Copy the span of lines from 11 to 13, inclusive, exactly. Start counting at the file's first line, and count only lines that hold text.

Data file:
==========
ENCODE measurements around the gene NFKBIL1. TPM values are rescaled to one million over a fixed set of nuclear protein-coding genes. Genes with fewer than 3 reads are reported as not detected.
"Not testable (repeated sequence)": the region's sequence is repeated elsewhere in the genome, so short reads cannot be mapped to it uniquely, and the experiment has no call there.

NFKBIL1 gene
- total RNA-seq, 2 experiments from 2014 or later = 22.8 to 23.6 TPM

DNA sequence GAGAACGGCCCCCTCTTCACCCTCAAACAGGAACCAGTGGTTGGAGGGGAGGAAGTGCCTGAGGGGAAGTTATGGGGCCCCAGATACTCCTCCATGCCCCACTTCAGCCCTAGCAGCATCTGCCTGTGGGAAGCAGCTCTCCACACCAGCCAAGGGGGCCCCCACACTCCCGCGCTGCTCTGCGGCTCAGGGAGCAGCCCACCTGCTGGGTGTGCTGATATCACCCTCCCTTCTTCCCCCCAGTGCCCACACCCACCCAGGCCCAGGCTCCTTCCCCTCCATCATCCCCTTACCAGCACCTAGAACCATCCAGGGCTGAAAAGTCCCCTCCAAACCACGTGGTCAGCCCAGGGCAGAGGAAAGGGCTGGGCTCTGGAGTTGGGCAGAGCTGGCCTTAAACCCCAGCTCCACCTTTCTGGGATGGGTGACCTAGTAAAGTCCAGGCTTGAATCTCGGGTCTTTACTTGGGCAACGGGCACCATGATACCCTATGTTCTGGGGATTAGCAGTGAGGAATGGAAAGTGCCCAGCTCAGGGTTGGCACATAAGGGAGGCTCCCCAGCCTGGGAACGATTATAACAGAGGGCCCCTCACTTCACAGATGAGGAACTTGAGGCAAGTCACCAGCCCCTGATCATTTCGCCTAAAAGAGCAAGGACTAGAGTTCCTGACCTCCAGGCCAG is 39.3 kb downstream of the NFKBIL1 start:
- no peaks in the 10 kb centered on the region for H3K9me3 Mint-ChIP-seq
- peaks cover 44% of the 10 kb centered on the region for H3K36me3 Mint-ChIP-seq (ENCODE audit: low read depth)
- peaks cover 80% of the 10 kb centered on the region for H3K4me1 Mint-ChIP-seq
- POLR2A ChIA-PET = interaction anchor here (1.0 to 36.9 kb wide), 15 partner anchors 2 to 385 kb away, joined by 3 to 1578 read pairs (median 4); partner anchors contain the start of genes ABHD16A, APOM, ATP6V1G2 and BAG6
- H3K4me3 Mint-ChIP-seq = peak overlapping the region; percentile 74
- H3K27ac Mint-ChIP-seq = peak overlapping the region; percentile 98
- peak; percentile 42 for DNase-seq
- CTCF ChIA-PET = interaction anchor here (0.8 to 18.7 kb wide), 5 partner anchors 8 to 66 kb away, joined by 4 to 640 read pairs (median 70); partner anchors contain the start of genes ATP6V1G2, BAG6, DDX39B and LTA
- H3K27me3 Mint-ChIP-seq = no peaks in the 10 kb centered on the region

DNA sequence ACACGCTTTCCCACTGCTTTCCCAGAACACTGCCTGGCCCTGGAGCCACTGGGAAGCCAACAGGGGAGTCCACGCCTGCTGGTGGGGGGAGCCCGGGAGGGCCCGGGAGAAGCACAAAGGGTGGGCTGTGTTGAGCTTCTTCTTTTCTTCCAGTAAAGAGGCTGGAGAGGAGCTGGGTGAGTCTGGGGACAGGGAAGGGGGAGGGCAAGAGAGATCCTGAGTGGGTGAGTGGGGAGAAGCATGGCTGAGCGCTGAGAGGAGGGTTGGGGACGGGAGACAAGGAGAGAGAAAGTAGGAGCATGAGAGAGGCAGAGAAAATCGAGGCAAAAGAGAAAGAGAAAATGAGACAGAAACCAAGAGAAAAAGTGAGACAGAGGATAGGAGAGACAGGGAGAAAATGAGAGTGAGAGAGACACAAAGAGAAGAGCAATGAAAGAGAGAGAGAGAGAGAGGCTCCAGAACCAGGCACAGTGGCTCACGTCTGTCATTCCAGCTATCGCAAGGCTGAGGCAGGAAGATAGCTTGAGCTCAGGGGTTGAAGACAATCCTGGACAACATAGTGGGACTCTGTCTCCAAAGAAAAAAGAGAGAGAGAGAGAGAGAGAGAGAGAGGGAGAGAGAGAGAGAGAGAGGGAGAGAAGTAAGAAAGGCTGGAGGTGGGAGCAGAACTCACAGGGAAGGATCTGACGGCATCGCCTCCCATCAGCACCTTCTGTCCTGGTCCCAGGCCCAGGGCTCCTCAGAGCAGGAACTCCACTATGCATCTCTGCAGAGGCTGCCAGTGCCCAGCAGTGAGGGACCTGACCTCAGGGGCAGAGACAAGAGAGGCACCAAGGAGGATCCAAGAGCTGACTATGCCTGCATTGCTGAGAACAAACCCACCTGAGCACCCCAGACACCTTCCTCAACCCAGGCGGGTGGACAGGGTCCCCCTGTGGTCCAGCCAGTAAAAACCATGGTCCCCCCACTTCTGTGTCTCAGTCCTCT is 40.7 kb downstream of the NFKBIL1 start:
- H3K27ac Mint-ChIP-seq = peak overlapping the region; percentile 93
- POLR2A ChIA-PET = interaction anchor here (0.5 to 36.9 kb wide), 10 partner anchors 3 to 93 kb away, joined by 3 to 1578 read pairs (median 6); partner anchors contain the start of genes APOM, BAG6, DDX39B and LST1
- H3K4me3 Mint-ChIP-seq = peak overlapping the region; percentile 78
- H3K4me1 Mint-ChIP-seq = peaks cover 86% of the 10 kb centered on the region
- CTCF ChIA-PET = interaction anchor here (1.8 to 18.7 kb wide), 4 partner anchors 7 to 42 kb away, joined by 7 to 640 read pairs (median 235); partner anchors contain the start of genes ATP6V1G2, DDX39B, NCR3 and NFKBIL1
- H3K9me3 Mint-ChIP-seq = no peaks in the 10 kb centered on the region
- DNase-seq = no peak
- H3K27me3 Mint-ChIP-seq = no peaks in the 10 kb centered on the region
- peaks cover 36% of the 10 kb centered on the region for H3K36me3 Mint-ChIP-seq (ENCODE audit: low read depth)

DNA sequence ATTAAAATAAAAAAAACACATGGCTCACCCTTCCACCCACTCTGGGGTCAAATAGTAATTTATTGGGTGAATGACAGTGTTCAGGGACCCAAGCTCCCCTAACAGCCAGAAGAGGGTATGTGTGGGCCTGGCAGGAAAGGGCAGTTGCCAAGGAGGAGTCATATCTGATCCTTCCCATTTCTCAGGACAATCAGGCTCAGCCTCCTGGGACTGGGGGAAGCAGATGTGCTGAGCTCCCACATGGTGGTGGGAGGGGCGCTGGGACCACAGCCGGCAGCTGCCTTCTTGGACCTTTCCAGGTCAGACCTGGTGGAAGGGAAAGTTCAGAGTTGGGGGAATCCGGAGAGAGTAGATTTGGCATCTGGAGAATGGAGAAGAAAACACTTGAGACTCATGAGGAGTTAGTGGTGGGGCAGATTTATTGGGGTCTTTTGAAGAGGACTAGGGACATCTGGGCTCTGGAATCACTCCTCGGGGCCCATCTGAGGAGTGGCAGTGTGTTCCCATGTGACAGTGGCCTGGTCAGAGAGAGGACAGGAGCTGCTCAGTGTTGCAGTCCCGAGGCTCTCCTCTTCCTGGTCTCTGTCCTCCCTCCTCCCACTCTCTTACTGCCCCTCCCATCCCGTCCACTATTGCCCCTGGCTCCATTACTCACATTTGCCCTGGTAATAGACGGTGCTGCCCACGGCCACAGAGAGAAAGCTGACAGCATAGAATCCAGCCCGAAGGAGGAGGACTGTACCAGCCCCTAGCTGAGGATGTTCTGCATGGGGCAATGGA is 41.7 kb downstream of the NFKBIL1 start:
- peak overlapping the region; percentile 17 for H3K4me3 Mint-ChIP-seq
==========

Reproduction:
- H3K27ac Mint-ChIP-seq = peak overlapping the region; percentile 98
- peak; percentile 42 for DNase-seq
- CTCF ChIA-PET = interaction anchor here (0.8 to 18.7 kb wide), 5 partner anchors 8 to 66 kb away, joined by 4 to 640 read pairs (median 70); partner anchors contain the start of genes ATP6V1G2, BAG6, DDX39B and LTA